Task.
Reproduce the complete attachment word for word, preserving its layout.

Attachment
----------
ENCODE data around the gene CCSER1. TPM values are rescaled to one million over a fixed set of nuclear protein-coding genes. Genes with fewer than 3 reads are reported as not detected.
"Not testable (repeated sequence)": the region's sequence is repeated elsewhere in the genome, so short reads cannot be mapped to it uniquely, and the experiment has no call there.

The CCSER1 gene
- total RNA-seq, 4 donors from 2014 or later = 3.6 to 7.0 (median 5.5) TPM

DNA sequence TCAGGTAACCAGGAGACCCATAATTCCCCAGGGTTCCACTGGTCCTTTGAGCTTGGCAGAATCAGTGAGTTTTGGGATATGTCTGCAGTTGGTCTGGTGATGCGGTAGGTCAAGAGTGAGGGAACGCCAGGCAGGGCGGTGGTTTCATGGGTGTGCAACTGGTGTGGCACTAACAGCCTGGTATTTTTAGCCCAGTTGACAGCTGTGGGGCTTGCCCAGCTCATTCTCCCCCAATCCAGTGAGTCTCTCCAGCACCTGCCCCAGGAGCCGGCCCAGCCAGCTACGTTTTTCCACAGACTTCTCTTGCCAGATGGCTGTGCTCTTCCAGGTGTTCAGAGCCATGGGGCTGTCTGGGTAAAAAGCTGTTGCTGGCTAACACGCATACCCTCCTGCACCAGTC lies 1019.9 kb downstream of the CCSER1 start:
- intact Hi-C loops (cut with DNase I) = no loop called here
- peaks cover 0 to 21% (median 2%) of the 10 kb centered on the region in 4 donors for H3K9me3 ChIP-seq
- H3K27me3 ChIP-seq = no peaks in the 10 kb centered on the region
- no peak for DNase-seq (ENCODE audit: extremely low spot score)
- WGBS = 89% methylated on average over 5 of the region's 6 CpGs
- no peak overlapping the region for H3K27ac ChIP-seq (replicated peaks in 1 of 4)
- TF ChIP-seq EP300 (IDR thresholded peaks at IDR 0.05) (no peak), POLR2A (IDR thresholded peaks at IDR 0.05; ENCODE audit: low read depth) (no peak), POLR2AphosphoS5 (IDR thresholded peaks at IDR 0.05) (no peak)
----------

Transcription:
ENCODE data around the gene CCSER1. TPM values are rescaled to one million over a fixed set of nuclear protein-coding genes. Genes with fewer than 3 reads are reported as not detected.
"Not testable (repeated sequence)": the region's sequence is repeated elsewhere in the genome, so short reads cannot be mapped to it uniquely, and the experiment has no call there.

The CCSER1 gene
- total RNA-seq, 4 donors from 2014 or later = 3.6 to 7.0 (median 5.5) TPM

DNA sequence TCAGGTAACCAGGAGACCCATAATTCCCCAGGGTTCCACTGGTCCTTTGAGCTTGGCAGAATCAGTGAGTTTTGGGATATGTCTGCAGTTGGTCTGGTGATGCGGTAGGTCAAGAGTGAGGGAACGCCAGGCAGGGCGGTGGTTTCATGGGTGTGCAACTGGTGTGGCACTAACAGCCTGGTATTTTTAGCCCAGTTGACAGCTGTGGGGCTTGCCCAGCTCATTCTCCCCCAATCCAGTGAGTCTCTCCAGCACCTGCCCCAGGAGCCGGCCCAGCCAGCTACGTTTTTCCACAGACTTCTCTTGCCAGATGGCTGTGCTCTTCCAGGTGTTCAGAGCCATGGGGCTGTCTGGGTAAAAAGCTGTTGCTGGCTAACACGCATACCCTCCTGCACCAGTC lies 1019.9 kb downstream of the CCSER1 start:
- intact Hi-C loops (cut with DNase I) = no loop called here
- peaks cover 0 to 21% (median 2%) of the 10 kb centered on the region in 4 donors for H3K9me3 ChIP-seq
- H3K27me3 ChIP-seq = no peaks in the 10 kb centered on the region
- no peak for DNase-seq (ENCODE audit: extremely low spot score)
- WGBS = 89% methylated on average over 5 of the region's 6 CpGs
- no peak overlapping the region for H3K27ac ChIP-seq (replicated peaks in 1 of 4)
- TF ChIP-seq EP300 (IDR thresholded peaks at IDR 0.05) (no peak), POLR2A (IDR thresholded peaks at IDR 0.05; ENCODE audit: low read depth) (no peak), POLR2AphosphoS5 (IDR thresholded peaks at IDR 0.05) (no peak)